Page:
Ole! Gift ideas are overflowing at Durango Arts Center as submitted

Holiday gift giving doesn’t have to be redundant and predictable. Unique, original gifts are available during Holiday Art Ole at the Durango Arts Center.

Holiday Art Ole is a juried show of fine arts and crafts, specifically selected for gift giving. The Barbara Conrad gallery is crammed full of folk art, jewelry, paintings, photography, ceramics, sculpture, scarves, clothing, candles, boxes, ornaments, jackets, purses, pens, teddy bears and Santa’s.

It’s difficult to describe the multitude of creative vessels and adornments available at the DAC. The gallery is overflowing with possibilities. I spent nearly two hours perusing the gallery to find these hidden treasures.

Lorraine Trenholm’s pastel drawings of kayakers are vibrant strokes of color on black paper ($150). Trenholm uses intense hues in her pastel work—haystacks are yellow and purple ($150) and a cloudy sky reflects that intense red hue we see here in the Southwest ($150). Trenholm also shows tiny oil paintings of cows, chickens, trees, horses and landscapes in big, gold frames. These small three and four inch paintings are only $75 and would make a perfect hostess gift for Aunt Mabel who agreed to let you crash at her house for the week while you ski Durango Mountain.

Dave Sipe’s folk art trees, Santas and totems ($45-$995) are hand-carved and finished to reflect a hip, fun vibe. They are not your typical folk art bears and sculptures seen around the region. Sipe’s work has soul and character. Heck, I’d prefer his carved wooden trees to the real fir in my living room. Less needles to sweep up come January.

Deborah Gorton’s collage and mixed media boxes are ideal for keeping all your wishes and dreams. “Travelers Box” ($220) and “A Special Place” ($200) are large footed vessels with an Asian design influence. “Traveler Box” features a female figure postage stamp over an idyllic European street scene. Gorton also creates shadow box collage with torn paper and found objects that are like dimensional paintings. ($75-$175) Women like Gorton’s artwork. There is a feminine aspect to her colors, objects and design. Give one to your mom, your aunt, your sister or your girlfriend.

Gorton’s work is displayed near, and compliments the Raku ceramics by Fiona Clark. A large vessel with spiral lid ($110) is white with a spiral crackle pattern. Clark’s small round vessel ($44) is nicely shaped and a bargain at that price. Buy it for your boss or favorite professor.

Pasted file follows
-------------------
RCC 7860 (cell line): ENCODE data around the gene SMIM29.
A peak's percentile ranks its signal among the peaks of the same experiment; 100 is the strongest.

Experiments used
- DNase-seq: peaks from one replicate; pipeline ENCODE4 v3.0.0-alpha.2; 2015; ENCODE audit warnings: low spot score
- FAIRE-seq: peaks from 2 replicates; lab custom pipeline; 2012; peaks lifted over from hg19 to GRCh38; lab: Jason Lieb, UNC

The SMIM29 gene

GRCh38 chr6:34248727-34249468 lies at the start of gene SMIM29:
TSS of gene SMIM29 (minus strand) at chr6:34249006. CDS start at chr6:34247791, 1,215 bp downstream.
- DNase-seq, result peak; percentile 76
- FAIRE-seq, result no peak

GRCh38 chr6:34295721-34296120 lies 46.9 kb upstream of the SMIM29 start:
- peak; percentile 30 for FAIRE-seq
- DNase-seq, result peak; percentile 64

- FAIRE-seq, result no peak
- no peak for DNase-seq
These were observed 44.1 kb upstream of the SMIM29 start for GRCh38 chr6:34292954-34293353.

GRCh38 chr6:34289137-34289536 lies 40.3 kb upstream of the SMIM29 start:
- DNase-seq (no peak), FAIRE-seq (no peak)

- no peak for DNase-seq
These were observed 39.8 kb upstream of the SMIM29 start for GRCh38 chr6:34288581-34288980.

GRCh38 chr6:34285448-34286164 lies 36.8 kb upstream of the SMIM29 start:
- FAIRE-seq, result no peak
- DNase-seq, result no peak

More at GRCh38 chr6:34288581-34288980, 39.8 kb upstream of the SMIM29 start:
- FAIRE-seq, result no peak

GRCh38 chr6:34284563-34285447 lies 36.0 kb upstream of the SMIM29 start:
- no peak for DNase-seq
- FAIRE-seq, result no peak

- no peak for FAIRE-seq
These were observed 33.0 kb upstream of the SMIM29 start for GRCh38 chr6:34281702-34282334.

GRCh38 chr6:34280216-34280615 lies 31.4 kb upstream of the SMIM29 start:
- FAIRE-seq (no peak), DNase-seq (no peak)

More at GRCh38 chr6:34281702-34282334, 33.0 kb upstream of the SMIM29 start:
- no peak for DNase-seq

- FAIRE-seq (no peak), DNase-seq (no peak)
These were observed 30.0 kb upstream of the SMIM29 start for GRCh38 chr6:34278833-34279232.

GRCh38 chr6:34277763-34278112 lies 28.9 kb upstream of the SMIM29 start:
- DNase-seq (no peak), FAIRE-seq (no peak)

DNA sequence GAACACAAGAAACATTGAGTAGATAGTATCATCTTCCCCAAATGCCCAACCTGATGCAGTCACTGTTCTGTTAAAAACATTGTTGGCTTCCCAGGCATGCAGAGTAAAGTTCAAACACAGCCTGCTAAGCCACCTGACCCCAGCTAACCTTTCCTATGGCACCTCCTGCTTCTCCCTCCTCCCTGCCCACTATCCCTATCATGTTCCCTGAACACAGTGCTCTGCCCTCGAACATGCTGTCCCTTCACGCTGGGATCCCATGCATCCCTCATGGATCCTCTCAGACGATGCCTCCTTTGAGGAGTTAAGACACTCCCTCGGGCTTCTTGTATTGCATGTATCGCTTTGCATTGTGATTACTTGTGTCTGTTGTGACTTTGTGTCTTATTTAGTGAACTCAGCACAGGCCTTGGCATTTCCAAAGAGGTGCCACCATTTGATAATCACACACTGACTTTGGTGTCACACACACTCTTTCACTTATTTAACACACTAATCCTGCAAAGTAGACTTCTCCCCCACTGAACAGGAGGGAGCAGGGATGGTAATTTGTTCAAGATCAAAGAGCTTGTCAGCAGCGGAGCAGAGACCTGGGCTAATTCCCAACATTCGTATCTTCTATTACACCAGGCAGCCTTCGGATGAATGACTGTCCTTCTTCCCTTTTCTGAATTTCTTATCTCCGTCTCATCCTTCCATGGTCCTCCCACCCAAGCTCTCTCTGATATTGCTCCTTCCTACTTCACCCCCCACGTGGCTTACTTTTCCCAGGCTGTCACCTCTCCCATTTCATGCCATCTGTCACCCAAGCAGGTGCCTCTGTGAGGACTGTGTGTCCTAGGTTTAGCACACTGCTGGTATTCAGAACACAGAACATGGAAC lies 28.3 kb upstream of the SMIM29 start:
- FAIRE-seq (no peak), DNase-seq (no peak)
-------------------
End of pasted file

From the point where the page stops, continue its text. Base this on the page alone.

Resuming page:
Artisan made jewelry by Rachel Davis includes silver leaves on earrings and necklaces ($46-$89). Davis’ large rectangular textured wave earrings ($79) are for the woman who wants to make a statement. Nancy Frederick Conrad creates Dichroic glass jewelry well priced at $24-$62 that is ideal for a young woman or your tween niece. At the higher end, intarsia and lapidary pendants, bracelets and rings by Brian and Stacey Maggard of Albuquerque provide Southwestern style art to wear. A red Hopi rug pattern pendant and bracelet set is $485 and would make a lovely gift for the wife who wears only Pendleton jackets with her jeans.

In Local Expressions, hand painted silk and velvet tops and jackets ($55-$165) by Lynne McGee are colorful additions to any fashionista’s wardrobe. Mary Ellen Morrow’s “Quite a Pair” ($250) is a beautiful still life of two pears painted in an impressionistic style. Take this home to grandma in Connecticut and she’ll remember you in her will.

Holiday shopping should be fun and at Holiday Art Ole they have something for even the most finicky and difficult person to buy for. If you go, leave plenty of time to really take in everything being offered. And go back more than once, because while I was there three artists came in bringing new items to add to the collection.

If you go:

Through Dec. 28
Holiday Art Ole
Durango Arts Center
802 East 2nd Avenue
970-259-2606
Tues-Sat, 10 a.m.-5 p.m.

artsjournalist@centurytel.net Leanne Goebel is a freelance writer specializing in the arts.

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